1. Take a look at Yep (http://www.yepthat.com/ ). It is a great PDF management tool. It is pretty much “iPhoto for PDFs”. I have used it to manage all of the reference articles I have downloaded as PDF files.
    Very handy app…

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  3. Pingback: Open Thinking & Digital Pedagogy » More Great Mac Apps

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  5. Hmmm…. with regards to why someone would want to use Safari, it could be because Firefox is not perfect all of the time. I have a real problem with Firefox, running *no* extensions, stalling on my beautiful Mac G5 desktop machine. It made me laugh when I realised that Safari was rapidly becoming my go-to browser. Unfortunately, not all apps work for all people all of the time. And Firefox still has some issues to iron out. Now, as for X Torrent, after previous experience with Acquisition, a p2p client from the same developer, I swore that I would not support them financially due to their vicious hijacking of your browser. Nothing says “Delete me!” quite as quickly as a program that is intercepting your other applications. I am okay with the prompt at the beginning of a program, however, I do not agree with their techniques, and feel that the jazzy interface is not worth the money when there are a variety of free and lightweight apps available. Is the interface design quite as slick? Perhaps not. Are they intentionally Mac-designed? No, but, any user would be able to find ample support in user forums, to get them off the ground in no time. So no, no X Torrent for me!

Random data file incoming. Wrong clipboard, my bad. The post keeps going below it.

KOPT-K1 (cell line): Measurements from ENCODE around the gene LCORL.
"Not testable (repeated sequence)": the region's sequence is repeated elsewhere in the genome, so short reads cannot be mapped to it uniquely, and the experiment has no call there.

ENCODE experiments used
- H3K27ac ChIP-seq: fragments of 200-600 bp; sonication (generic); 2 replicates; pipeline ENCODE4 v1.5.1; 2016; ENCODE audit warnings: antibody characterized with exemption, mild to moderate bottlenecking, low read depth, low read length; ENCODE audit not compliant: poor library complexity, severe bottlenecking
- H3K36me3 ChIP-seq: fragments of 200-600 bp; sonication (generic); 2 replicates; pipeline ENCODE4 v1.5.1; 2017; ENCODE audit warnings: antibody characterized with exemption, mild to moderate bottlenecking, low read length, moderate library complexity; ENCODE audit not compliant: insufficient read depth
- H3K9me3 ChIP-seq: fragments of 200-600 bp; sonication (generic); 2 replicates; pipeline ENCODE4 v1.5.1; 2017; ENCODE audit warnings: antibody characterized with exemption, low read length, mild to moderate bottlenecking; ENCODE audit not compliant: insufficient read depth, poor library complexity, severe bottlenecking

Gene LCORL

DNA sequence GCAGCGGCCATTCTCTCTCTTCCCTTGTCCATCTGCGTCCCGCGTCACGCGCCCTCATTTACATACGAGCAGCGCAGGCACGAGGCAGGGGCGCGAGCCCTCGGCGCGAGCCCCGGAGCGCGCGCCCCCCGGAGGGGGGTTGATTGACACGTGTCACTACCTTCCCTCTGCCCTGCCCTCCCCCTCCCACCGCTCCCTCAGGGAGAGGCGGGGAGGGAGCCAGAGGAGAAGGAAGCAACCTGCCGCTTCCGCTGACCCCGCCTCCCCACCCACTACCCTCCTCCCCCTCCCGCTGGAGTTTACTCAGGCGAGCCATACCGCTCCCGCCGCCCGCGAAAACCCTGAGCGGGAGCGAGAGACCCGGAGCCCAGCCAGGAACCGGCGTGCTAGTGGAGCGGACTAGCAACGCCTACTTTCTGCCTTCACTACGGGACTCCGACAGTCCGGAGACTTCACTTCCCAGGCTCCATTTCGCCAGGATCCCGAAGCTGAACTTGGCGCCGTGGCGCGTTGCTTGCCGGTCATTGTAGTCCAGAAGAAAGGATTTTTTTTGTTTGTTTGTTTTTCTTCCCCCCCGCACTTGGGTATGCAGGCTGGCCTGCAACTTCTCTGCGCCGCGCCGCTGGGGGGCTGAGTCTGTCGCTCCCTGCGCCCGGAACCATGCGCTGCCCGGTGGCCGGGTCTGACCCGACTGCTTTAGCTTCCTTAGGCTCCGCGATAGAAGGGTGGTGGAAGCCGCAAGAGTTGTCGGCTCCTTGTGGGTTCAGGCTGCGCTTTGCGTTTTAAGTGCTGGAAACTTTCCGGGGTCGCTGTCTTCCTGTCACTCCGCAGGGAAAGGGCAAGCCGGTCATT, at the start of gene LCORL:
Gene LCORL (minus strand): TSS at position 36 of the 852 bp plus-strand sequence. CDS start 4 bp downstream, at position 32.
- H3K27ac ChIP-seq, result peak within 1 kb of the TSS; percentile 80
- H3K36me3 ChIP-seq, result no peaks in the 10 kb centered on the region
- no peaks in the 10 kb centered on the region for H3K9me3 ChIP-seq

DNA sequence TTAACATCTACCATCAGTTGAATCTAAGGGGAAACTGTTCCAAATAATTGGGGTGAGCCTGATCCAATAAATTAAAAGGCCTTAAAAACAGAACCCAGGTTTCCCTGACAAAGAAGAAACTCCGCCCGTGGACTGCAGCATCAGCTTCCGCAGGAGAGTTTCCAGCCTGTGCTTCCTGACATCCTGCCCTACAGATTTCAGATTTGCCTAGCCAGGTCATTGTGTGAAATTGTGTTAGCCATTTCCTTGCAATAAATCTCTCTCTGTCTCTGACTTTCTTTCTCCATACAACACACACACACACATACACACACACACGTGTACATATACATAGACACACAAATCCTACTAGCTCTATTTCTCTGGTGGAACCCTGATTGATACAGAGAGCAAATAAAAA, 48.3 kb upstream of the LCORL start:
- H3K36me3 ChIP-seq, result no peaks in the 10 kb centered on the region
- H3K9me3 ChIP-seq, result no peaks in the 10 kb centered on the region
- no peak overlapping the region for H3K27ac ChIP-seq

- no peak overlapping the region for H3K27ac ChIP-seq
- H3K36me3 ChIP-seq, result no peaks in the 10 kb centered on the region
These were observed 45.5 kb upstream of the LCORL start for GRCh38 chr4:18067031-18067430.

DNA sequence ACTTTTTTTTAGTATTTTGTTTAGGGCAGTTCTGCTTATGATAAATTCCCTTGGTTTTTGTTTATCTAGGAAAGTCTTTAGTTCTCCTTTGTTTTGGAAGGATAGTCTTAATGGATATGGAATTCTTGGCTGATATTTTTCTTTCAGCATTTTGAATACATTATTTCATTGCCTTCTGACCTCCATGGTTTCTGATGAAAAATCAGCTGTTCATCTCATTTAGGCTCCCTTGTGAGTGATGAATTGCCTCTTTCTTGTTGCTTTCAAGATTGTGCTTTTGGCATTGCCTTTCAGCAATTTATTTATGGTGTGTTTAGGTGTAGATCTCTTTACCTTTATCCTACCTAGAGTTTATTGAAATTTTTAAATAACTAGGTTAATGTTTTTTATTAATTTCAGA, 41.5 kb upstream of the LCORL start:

I am really enjoying you r blog, keep up the good work!

  6. Hi Holly,